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Plebiscitarian Spirit in the Square. Key Characteristics of the Greek Indignants

Abstract

The onset of the economic crisis and the austerity measures outlined in the EU\IMF bailout were followed by a series of large-scale protests in Greece. The continuous mobilization, for several weeks, of the Indignant Citizens was a distinct part of the overall events during this period. In this article, we focus on the mass mobilization of protesters who occupied Syntagma Square in May–June 2011. For our analysis, we conducted semi-structured interviews with the protesters involved in the mobilization. Focusing on their political attitudes, the article approaches their perspectives on democracy. Our results suggest that the Indignants’ acceptance of an idealized form of democracy on the one hand, and the distrust of parliamentary practices, actors, and performance on the other, signify a demand for a new politics beyond the framework of representative democracy. Disappointment with representative politics and the glorification of direct democracy constitute the most important facets of this mobilization which left its mark on the Greek political scene.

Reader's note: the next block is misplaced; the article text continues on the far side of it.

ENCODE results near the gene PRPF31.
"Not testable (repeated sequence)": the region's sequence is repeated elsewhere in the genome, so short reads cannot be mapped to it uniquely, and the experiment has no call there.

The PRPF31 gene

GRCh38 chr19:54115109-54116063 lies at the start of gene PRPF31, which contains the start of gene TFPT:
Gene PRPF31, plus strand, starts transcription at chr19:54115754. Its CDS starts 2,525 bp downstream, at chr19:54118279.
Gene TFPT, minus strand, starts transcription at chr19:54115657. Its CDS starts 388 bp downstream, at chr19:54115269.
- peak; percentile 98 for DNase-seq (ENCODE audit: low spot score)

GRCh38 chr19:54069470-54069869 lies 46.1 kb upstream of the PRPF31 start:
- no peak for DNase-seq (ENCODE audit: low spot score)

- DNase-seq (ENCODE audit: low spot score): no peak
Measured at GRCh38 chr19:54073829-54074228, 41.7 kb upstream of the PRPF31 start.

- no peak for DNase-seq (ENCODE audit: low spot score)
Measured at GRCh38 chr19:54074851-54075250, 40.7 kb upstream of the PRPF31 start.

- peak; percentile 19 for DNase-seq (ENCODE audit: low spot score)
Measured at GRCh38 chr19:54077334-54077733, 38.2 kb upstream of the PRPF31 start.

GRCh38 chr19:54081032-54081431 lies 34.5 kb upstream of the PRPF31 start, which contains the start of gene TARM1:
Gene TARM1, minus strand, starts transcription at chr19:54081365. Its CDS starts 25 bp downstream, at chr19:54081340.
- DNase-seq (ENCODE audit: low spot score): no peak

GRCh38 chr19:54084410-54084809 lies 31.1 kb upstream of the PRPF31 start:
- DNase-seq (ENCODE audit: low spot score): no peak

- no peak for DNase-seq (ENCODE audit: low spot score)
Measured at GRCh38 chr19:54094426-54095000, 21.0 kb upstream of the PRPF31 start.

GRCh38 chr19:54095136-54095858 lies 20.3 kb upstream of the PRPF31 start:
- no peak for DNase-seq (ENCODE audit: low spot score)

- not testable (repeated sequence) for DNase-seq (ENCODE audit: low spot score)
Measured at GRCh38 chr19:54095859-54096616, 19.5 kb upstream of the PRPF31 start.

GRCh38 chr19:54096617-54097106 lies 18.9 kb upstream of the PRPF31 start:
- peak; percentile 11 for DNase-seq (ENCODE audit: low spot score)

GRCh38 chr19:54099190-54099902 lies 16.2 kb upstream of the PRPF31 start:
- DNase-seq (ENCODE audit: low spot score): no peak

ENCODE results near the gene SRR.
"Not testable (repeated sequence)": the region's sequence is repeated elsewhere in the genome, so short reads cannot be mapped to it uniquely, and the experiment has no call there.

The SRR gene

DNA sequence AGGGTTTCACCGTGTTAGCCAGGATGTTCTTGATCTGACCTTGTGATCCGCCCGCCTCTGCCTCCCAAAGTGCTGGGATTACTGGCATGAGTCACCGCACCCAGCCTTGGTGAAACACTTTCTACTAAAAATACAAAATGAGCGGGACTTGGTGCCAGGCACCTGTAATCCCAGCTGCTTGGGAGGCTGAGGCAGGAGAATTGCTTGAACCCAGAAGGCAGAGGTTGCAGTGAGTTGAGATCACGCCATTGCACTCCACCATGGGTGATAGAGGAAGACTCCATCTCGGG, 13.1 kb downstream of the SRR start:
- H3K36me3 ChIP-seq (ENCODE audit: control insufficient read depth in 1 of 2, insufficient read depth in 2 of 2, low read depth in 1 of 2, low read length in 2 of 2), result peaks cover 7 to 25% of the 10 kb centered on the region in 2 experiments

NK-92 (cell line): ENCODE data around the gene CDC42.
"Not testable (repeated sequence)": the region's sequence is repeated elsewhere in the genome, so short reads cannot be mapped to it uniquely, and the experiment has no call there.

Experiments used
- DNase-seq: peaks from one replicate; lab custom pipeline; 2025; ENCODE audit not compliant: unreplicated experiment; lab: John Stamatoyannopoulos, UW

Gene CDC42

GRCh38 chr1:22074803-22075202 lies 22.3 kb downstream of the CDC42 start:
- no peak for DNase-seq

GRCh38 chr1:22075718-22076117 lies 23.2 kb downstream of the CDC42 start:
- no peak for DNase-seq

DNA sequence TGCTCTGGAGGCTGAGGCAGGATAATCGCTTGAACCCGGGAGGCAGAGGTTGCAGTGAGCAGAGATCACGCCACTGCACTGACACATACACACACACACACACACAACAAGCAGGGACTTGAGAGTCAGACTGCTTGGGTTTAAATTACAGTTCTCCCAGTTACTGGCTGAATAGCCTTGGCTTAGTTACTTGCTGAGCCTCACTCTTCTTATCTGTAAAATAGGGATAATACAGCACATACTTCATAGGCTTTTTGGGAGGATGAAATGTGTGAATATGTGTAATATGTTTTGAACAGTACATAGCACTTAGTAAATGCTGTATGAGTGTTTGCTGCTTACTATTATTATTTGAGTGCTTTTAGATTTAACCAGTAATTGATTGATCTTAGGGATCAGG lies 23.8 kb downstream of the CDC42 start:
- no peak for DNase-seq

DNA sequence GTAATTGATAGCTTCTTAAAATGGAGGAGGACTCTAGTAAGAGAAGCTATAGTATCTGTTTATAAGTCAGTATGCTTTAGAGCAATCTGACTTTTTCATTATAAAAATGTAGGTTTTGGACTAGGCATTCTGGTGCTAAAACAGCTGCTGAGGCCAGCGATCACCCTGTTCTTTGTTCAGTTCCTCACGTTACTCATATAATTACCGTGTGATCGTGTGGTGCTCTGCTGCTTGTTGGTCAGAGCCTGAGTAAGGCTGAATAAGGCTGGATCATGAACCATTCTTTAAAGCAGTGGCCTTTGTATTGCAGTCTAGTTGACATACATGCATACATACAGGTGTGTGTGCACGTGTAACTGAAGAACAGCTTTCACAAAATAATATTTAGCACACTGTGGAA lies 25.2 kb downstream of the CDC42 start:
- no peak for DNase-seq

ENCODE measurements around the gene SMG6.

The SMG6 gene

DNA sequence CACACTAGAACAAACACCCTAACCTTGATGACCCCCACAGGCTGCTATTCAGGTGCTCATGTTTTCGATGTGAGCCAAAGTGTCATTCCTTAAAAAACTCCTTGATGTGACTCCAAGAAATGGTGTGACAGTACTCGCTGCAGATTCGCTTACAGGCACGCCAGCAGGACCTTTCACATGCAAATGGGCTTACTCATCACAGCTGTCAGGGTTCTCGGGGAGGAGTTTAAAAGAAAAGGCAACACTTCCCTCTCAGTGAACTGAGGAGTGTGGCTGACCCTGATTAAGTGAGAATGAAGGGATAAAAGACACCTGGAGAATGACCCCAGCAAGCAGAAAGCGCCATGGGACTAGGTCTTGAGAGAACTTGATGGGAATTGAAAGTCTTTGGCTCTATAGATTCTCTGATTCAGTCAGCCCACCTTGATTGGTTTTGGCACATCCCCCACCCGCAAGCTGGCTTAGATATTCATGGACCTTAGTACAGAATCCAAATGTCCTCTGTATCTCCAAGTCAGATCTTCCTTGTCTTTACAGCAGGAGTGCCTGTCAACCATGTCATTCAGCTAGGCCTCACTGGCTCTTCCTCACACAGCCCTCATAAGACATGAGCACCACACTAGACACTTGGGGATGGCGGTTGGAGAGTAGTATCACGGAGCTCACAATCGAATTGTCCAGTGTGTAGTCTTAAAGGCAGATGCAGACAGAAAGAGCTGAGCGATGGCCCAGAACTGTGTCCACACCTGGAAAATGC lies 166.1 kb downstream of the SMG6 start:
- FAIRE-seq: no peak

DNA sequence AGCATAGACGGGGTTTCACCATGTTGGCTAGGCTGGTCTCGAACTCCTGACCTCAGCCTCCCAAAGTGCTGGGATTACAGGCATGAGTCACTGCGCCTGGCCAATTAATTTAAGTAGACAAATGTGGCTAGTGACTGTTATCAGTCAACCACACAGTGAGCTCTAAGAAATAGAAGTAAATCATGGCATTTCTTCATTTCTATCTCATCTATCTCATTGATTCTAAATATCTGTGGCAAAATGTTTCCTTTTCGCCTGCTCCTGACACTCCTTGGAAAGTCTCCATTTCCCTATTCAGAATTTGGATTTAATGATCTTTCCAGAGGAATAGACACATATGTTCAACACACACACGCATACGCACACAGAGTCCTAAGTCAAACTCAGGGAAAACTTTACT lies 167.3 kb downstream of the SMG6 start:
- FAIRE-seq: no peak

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Fig. 1

Notes

  1. 1.

    On October 15, 2011, a series of mobilizations took place on a global scale in 951 cities in 82 countries (Castells 2012, pp. 3–4).

  2. 2.

    In Greece, soon after the implementation of the harsh austerity measures in 2011, which were part of the bailout agreement, the government had to face up to its social implications (Matsaganis 2013; Mitsopoulos and Pelagidis 2011). Although protests against austerity measures occurred immediately after the bailout agreement (Kousis 2014), they reached their peak in late May 2011 before the Greek Parliament ratified, by a thin majority, the Medium-term Fiscal Strategy program in June 2011. By that time, what it is now known in Greece as the “Indignant Citizens Movement” had been formed (Kostopoulos 2013).

  3. 3.

    For further details on the composition of the sample, see the Appendix.

  4. 4.

    In qualitative research, there is a distinction between respondent and informant; initialized by ethnographic research, participants in in-depth interviews are approached as informants and not as simple respondents (Dicicco-Bloom and Crabtree 2006). “Informants provide the study investigator with insights into a matter but also can suggest sources for corroboratory or contrary evidence” (Yin 2002, p. 90).

  5. 5.

    However, in recent comparative research, Greece appears to have a legitimacy crisis because of the alarming decline in diffuse support for democracy; short-term factors like the government’s performance can affect support for democracy but the disturbing rise of the extreme-right is an alarming point, indicating that specific support can also undermine the diffuse support for the democratic regime (Pequito Teixeira et al. 2014).

  6. 6.

    https://www.youtube.com/user/RealDemocracyGr

  7. 7.